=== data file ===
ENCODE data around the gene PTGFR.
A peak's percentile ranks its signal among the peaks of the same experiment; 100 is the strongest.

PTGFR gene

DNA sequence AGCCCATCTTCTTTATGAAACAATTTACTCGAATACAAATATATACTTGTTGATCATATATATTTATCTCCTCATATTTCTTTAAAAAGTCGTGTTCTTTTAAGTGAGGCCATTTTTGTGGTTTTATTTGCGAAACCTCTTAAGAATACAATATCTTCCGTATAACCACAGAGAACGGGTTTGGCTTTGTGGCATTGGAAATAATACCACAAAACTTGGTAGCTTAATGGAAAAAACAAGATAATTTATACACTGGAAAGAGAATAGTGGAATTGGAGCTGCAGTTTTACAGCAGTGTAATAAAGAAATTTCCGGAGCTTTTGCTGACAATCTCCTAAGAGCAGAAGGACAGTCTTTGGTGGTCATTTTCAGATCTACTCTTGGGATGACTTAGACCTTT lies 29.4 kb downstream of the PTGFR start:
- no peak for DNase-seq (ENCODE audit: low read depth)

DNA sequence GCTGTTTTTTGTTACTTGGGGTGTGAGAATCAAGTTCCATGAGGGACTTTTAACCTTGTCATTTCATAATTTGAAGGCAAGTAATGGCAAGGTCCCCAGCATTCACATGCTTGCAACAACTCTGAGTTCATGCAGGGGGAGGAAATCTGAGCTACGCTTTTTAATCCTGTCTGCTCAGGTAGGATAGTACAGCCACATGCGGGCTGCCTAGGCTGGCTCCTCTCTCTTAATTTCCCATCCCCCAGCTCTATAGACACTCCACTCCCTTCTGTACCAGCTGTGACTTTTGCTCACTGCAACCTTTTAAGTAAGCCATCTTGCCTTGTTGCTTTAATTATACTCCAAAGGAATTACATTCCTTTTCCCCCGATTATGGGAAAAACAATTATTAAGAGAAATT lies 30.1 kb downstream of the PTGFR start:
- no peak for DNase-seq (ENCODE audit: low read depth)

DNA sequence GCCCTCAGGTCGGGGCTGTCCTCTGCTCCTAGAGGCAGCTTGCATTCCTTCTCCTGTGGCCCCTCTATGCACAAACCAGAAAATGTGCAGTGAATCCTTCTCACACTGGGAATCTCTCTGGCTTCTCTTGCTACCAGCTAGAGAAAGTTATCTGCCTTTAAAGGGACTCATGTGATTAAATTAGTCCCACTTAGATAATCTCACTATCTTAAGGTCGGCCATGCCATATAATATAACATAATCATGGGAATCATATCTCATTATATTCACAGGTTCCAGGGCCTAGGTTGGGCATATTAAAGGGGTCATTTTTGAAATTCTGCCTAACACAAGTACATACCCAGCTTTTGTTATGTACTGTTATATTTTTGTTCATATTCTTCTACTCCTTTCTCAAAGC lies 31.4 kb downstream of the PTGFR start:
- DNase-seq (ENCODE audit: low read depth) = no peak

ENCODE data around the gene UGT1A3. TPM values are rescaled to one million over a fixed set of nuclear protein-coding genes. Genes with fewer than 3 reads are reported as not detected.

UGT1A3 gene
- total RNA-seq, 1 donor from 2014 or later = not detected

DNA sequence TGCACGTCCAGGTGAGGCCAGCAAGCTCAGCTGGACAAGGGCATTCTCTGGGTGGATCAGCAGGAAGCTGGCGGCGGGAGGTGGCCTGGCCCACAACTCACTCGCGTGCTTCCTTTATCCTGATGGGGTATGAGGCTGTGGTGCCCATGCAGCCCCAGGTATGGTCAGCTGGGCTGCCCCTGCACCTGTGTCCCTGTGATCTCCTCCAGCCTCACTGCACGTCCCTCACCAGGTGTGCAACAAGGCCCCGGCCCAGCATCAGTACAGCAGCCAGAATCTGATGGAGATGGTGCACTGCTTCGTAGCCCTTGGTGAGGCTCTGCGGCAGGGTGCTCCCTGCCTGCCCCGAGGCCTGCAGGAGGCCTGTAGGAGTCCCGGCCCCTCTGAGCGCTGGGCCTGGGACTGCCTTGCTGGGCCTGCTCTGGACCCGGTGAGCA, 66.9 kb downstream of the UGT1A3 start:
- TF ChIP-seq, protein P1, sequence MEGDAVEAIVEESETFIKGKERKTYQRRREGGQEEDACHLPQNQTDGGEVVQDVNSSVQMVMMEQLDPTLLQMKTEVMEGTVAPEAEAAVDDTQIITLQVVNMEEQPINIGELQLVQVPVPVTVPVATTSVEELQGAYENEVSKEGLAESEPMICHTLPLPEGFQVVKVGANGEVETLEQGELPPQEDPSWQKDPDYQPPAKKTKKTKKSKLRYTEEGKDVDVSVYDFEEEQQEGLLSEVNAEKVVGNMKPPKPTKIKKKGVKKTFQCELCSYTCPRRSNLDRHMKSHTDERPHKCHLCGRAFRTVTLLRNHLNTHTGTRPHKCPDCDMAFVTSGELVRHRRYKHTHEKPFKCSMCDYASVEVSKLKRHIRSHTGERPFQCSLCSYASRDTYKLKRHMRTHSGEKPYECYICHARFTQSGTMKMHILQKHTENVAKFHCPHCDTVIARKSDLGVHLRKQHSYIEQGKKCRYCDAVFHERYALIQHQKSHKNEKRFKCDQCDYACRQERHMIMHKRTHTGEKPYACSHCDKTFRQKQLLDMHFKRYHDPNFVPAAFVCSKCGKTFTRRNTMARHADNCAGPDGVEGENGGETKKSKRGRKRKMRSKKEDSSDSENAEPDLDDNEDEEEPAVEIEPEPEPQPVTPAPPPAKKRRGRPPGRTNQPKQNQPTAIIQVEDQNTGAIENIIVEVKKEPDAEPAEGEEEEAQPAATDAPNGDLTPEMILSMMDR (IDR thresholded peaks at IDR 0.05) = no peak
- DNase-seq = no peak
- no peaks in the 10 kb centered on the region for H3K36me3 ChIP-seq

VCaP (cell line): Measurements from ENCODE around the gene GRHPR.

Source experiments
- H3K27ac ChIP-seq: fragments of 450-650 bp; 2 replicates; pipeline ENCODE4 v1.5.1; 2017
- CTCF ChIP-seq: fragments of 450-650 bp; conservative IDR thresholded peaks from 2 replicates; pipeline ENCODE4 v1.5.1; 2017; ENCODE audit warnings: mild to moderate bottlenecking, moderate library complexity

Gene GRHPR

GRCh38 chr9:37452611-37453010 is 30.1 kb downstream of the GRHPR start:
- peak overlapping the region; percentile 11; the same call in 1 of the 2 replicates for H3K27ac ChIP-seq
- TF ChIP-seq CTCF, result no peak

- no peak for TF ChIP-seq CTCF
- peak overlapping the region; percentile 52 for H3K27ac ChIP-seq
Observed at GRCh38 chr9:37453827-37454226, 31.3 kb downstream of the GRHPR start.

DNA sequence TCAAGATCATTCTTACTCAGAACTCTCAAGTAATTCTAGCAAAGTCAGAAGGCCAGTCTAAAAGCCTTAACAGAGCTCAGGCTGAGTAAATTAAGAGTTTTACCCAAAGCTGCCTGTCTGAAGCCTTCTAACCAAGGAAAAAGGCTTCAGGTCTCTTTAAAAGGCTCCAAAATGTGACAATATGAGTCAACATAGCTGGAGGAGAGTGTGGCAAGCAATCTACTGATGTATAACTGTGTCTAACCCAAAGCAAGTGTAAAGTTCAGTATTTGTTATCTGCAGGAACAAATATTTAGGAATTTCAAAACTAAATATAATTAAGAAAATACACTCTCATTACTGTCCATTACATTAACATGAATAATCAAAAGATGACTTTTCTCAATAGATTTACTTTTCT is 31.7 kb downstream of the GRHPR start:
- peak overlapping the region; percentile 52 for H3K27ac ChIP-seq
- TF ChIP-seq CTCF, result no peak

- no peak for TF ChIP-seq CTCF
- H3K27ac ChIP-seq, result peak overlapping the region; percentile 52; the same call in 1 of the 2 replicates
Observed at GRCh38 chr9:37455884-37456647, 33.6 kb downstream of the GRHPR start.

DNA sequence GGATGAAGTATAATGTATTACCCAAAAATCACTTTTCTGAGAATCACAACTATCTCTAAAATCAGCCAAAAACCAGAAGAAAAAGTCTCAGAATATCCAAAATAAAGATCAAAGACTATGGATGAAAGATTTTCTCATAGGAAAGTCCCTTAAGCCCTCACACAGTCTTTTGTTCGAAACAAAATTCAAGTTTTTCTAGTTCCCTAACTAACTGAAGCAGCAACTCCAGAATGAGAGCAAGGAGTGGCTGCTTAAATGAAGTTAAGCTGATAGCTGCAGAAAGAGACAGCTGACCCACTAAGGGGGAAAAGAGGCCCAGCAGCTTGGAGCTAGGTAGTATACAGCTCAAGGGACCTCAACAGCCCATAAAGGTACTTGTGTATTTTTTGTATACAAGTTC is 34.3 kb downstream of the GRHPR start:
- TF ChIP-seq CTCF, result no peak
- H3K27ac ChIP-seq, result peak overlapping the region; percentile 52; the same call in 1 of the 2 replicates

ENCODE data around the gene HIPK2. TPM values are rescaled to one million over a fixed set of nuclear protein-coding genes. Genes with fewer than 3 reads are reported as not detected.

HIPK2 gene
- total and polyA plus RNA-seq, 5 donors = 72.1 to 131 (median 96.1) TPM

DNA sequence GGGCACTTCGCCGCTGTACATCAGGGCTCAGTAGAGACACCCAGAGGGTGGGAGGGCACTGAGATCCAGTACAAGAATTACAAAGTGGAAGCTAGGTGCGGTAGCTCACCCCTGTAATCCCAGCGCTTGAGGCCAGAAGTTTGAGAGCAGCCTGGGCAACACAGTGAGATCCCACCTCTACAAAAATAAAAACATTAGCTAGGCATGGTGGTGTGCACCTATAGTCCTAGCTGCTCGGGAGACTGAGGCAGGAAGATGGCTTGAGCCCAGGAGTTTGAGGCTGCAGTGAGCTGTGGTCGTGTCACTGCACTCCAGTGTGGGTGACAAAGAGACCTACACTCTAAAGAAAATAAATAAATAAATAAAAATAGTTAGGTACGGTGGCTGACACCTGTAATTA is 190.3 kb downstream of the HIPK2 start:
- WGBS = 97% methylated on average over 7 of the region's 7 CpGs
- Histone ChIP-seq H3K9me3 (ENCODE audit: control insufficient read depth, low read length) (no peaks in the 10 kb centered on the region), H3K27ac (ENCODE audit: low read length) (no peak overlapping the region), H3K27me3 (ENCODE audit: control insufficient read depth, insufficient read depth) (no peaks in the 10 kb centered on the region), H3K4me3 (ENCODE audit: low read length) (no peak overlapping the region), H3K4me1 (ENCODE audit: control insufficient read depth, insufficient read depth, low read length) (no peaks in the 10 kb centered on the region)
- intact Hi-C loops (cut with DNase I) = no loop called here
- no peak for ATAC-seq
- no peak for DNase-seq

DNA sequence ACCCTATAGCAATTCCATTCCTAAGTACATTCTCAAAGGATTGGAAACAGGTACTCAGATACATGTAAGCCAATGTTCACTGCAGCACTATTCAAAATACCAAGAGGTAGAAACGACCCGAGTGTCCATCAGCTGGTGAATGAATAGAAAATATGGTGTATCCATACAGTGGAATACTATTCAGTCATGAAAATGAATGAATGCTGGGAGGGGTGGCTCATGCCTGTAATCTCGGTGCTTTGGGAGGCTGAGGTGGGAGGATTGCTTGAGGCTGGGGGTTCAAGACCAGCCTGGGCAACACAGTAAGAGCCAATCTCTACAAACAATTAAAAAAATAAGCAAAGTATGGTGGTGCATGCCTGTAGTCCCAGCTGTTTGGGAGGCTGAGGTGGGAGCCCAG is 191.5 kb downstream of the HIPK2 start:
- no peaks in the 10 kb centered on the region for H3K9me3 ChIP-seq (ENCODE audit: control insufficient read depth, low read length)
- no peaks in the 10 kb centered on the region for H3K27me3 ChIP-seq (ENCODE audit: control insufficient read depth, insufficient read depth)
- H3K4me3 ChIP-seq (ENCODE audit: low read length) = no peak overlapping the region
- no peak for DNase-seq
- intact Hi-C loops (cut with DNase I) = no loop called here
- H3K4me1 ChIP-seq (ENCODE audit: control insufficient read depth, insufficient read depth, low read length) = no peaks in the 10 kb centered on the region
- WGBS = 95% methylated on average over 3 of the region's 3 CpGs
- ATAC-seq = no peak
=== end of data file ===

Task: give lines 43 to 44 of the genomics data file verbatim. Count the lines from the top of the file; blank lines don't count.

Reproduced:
- intact Hi-C loops (cut with DNase I) = no loop called here
- no peak for ATAC-seq